A Canadian Heroine eBook

This eBook from the Gutenberg Project consists of approximately 168 pages of information about A Canadian Heroine.

“And now tell me,” she asked, “have you been back to Canada?”

“I started the moment I could leave England after my grandfather’s death, but when I reached Cacouna you were gone.”

“Dear old home!  I suppose all looked just as usual?”

“Nothing looked as usual to me.  As I came up the river I saw that the cottage was deserted, and that changed all the rest.  But indeed I had had a tolerable certainty before that you were gone.”

“How?”

“Do you remember meeting a Cunard steamer two days out at sea?”

“You were on board?  How I strained my eyes to see if I could distinguish you!”

“Did you?  And I too.  But though I could not see you, I felt that you were on board the ship we met.”

“I was sitting on deck, longing for a telescope.  Well, it is all right now.  Did you bring Mr. Leigh home?”

“Yes; he is at Hunsdon, safe and well.”

“Hunsdon is your house now, is not it?  Tell me what it is like?”

“A great square place, with a huge white portico in front—­very ugly, to tell the truth; but you would like the park, Lucia, and the trees.”

“It must be very grand.  Does it feel very nice to be rich?”

“That depends on circumstances.  But now do you think you are to ask all the questions and answer none?”

“No, indeed.  There is one answer.”

“Do you like Paris?”

“Well enough.  It is very lonely here without anybody.”

“Are you going to stay here?”

“For a month or two, I think.”

“You will not be quite so lonely then in future—­at least if I may come to see you.”

“May come?  That is a new idea.  But are you going to stay in Paris, too?”

“I must stay for a few weeks.  And I expect my cousin Lady Dighton over soon, and she wants to know you.”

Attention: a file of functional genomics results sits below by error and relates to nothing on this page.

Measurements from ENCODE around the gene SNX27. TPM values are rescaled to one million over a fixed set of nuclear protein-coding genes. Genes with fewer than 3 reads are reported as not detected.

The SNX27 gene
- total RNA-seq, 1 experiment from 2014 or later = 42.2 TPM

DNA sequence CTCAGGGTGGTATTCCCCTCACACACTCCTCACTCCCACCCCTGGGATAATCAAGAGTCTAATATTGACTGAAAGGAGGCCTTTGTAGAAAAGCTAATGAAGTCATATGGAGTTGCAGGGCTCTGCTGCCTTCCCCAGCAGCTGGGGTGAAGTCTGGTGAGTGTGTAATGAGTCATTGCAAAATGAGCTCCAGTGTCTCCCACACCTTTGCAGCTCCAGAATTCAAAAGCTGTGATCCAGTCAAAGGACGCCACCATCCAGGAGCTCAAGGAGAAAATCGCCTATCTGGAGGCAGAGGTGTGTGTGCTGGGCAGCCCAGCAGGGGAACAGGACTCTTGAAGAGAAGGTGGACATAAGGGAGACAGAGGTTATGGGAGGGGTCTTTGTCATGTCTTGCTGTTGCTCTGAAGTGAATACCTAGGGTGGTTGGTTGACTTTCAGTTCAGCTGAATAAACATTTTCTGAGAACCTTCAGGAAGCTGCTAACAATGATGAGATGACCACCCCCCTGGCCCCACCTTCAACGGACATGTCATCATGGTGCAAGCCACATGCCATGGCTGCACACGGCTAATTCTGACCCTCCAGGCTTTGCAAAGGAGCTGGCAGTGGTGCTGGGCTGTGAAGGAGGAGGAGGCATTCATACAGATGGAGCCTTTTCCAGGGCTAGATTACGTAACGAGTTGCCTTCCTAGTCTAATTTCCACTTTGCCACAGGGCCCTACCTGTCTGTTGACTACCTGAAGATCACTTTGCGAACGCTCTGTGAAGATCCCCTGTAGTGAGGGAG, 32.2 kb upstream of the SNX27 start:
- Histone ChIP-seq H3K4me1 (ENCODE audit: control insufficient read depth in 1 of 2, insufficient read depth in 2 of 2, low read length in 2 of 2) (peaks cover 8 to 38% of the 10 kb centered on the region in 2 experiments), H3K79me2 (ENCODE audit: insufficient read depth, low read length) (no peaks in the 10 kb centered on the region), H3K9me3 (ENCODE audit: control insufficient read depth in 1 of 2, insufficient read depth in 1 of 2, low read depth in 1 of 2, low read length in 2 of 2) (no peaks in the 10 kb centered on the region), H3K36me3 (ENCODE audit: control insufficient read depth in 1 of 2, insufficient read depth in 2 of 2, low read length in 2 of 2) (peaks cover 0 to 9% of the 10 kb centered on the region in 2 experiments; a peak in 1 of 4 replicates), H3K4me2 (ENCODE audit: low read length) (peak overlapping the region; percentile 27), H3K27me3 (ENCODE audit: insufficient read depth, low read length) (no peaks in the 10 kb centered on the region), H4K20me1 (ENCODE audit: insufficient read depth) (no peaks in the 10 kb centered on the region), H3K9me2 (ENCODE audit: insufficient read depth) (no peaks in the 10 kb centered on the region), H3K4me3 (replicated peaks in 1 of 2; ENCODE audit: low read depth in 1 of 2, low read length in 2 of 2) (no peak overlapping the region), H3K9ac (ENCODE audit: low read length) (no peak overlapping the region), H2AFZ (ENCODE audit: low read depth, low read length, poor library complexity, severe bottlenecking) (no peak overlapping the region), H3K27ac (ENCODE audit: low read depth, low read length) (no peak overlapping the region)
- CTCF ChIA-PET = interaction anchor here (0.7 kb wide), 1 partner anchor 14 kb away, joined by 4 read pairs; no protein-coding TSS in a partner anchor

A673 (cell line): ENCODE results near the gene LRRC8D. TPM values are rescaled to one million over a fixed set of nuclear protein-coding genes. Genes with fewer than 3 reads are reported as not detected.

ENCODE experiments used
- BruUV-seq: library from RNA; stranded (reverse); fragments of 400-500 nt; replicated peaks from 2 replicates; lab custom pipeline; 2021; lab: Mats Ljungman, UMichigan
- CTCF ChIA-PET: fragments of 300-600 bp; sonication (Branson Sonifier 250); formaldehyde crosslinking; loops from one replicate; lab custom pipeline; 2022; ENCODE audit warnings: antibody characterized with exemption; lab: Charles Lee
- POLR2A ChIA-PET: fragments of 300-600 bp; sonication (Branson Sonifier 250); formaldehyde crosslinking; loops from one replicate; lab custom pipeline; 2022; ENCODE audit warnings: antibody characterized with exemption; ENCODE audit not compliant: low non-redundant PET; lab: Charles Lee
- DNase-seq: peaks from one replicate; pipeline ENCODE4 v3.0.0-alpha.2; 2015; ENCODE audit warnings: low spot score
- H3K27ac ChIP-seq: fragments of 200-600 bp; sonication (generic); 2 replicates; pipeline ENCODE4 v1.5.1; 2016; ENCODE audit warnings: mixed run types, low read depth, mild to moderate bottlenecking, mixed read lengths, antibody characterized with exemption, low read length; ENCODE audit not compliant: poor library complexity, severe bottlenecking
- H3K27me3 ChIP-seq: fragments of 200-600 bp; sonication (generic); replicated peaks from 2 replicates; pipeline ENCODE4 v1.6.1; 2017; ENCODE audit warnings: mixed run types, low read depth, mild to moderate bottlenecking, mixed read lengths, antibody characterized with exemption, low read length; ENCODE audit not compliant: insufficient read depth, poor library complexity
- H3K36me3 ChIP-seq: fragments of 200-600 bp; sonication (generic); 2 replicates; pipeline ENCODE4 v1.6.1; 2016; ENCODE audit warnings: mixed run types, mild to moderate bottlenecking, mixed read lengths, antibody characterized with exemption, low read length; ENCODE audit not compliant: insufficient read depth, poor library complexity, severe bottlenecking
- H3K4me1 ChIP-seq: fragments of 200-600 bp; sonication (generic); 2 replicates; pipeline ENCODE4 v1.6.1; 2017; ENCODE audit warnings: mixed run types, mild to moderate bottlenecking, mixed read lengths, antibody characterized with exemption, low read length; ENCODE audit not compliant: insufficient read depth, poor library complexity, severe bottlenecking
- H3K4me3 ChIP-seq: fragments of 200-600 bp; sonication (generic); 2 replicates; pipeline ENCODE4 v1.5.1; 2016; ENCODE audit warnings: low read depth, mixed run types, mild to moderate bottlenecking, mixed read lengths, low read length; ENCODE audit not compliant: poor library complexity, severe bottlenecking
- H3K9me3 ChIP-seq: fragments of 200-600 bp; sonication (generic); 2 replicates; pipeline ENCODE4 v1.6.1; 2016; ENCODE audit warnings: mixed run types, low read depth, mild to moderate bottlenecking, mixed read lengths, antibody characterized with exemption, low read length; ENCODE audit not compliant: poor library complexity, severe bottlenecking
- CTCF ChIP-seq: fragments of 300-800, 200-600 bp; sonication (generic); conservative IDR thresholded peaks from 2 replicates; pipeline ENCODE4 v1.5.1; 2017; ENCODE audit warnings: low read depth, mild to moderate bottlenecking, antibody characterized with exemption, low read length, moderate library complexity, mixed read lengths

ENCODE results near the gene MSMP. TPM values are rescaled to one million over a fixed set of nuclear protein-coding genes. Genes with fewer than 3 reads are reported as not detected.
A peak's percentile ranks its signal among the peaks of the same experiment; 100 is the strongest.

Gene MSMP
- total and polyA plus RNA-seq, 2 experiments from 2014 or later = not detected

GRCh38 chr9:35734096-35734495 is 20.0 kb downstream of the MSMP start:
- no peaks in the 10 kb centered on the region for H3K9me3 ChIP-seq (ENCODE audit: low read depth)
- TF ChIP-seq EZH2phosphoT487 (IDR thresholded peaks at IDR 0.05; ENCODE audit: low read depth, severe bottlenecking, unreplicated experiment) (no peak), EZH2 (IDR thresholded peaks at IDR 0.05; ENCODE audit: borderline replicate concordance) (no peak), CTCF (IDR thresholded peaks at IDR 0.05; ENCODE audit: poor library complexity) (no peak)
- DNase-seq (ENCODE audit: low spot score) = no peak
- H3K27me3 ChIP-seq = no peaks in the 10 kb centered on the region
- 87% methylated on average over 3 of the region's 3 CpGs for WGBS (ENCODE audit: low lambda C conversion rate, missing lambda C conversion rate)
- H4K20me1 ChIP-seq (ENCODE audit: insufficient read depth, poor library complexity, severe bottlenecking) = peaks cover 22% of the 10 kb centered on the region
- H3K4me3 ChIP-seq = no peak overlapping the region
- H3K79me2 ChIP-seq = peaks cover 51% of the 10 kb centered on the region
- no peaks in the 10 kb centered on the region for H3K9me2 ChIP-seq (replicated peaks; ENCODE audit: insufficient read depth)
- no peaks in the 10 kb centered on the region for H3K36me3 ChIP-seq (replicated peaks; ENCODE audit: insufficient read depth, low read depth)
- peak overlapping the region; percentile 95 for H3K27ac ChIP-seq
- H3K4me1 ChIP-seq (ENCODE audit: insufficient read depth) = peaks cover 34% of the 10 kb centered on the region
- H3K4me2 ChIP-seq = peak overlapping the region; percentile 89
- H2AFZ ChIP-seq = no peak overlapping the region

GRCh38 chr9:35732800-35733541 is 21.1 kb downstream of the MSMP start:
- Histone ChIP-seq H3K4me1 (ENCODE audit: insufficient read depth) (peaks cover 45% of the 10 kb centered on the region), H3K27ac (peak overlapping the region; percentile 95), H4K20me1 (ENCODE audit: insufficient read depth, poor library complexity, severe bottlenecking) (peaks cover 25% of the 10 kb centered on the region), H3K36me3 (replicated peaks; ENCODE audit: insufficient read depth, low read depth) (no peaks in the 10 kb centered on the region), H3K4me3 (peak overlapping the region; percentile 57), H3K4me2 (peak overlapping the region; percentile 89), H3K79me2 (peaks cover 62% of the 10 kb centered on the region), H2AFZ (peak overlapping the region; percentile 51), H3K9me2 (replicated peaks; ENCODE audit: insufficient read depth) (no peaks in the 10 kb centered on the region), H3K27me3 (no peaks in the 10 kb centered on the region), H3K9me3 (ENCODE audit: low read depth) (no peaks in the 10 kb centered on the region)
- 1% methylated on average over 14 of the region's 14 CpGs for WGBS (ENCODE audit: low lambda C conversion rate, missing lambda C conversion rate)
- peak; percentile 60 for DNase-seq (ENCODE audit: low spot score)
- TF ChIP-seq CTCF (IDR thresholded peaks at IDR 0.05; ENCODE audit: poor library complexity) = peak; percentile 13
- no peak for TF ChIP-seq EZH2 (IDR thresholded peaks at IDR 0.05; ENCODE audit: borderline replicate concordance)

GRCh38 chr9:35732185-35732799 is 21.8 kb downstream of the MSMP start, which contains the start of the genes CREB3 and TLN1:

“To know us?  Oh, Maurice! you forget what a little country girl I am, and mamma, poor mamma is not well enough to go out at all, scarcely.”

“Is she such an invalid, really?  Have you had advice for her?”

“It is disease of the heart,” Lucia said in a very low sorrowful tone, all her gaiety disappearing before the terrible idea—­“the only thing that is good for her is to be quiet and happy—­and the last few months have been so dreadful, she has suffered so.”

“And you?  But I have heard all.  Lucia, I would have given all I am worth in the world to have been able to help you.”

“I often wished for you, especially when I used to fear that our old friends would desert us.  I never thought you would.”

“There is some comfort in that.  Promise that whatever may come, you will always trust me.”

He held out his hand, and Lucia put hers frankly in it.

Just at that moment there was a stir, and Mrs. Costello called “Lucia.”

CHAPTER XI.

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A Canadian Heroine from Project Gutenberg. Public domain.
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